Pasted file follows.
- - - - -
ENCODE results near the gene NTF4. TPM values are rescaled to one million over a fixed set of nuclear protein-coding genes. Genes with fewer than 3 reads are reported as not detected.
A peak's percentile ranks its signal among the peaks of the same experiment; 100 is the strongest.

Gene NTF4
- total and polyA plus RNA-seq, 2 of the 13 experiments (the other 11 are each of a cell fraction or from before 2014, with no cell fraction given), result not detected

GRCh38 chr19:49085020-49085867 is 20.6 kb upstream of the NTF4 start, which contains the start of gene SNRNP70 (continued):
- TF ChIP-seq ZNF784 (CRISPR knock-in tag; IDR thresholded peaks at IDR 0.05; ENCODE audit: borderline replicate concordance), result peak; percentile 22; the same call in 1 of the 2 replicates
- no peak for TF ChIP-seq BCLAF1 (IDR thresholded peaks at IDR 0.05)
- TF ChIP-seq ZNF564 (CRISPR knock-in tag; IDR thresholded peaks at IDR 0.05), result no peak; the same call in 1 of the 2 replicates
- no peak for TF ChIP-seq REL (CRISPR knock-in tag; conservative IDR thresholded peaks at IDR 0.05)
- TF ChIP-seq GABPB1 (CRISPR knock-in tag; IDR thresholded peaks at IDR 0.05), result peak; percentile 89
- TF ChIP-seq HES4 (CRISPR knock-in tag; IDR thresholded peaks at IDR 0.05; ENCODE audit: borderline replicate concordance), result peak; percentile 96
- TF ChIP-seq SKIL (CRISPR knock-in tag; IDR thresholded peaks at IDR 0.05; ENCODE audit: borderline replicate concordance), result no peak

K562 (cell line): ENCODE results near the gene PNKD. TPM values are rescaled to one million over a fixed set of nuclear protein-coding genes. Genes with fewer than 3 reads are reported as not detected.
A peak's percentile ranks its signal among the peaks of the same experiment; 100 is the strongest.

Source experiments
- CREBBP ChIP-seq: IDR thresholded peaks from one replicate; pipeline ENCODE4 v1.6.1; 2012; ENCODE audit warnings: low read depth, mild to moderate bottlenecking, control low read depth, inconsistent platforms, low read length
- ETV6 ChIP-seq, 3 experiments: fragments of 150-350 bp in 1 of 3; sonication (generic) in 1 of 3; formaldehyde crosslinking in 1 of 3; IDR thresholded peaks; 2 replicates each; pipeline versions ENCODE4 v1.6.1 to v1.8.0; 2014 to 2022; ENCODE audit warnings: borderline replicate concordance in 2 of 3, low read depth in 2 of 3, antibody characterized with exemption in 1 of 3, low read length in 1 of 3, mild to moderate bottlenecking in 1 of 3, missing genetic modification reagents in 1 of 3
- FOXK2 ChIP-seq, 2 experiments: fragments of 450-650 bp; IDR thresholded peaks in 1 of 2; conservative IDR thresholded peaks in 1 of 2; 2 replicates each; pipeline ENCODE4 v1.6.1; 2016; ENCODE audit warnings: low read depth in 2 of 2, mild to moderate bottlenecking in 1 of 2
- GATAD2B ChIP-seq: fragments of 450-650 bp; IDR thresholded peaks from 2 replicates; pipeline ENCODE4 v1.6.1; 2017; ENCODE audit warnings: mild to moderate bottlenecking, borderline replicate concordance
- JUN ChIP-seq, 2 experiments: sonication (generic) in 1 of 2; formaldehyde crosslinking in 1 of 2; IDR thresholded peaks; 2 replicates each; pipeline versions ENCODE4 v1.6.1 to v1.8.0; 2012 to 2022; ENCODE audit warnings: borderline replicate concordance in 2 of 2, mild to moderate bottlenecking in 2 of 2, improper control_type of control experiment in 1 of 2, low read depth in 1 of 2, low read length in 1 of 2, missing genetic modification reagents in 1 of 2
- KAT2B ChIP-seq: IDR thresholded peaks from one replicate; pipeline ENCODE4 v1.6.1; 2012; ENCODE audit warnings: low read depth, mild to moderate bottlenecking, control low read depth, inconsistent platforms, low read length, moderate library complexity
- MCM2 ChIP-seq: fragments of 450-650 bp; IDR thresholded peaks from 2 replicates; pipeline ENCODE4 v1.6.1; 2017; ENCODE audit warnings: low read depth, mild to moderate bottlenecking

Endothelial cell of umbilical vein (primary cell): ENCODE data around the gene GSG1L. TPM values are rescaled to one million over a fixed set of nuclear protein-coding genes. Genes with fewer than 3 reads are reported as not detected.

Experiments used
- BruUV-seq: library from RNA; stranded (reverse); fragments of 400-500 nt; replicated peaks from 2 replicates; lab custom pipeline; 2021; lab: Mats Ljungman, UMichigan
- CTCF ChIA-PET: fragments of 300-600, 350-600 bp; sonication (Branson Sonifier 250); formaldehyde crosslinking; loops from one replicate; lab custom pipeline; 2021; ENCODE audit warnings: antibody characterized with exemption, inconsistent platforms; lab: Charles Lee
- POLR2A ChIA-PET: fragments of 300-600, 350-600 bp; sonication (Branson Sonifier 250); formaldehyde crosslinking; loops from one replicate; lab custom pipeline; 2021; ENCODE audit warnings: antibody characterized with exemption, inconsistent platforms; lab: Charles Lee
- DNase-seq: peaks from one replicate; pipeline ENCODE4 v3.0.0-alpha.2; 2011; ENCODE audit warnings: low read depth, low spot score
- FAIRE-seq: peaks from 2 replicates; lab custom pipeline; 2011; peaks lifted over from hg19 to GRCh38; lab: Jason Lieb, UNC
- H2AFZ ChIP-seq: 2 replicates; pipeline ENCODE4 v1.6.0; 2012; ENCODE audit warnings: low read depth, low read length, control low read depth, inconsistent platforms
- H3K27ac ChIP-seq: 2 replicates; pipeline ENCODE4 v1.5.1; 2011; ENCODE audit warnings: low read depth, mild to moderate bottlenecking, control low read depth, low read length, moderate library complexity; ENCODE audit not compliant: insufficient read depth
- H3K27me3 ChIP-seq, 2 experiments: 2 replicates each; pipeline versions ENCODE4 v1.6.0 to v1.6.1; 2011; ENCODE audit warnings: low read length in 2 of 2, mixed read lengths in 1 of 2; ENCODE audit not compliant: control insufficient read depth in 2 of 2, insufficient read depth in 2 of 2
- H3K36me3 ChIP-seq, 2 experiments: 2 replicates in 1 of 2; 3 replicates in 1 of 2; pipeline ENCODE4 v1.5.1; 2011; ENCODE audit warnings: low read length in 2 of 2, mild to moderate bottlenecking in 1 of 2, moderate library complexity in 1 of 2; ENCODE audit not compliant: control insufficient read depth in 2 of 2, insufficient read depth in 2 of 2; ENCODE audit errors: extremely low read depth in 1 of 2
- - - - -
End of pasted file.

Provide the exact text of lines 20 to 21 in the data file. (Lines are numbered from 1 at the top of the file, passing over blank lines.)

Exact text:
- JUN ChIP-seq, 2 experiments: sonication (generic) in 1 of 2; formaldehyde crosslinking in 1 of 2; IDR thresholded peaks; 2 replicates each; pipeline versions ENCODE4 v1.6.1 to v1.8.0; 2012 to 2022; ENCODE audit warnings: borderline replicate concordance in 2 of 2, mild to moderate bottlenecking in 2 of 2, improper control_type of control experiment in 1 of 2, low read depth in 1 of 2, low read length in 1 of 2, missing genetic modification reagents in 1 of 2
- KAT2B ChIP-seq: IDR thresholded peaks from one replicate; pipeline ENCODE4 v1.6.1; 2012; ENCODE audit warnings: low read depth, mild to moderate bottlenecking, control low read depth, inconsistent platforms, low read length, moderate library complexity